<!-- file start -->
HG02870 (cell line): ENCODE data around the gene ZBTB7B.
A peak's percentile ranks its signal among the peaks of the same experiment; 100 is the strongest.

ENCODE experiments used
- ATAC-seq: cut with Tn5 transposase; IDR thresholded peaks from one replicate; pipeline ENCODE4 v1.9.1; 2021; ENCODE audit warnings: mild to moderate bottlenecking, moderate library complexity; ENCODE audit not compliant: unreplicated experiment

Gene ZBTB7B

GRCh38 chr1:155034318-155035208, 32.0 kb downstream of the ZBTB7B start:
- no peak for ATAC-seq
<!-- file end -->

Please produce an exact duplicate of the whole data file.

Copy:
HG02870 (cell line): ENCODE data around the gene ZBTB7B.
A peak's percentile ranks its signal among the peaks of the same experiment; 100 is the strongest.

ENCODE experiments used
- ATAC-seq: cut with Tn5 transposase; IDR thresholded peaks from one replicate; pipeline ENCODE4 v1.9.1; 2021; ENCODE audit warnings: mild to moderate bottlenecking, moderate library complexity; ENCODE audit not compliant: unreplicated experiment

Gene ZBTB7B

GRCh38 chr1:155034318-155035208, 32.0 kb downstream of the ZBTB7B start:
- no peak for ATAC-seq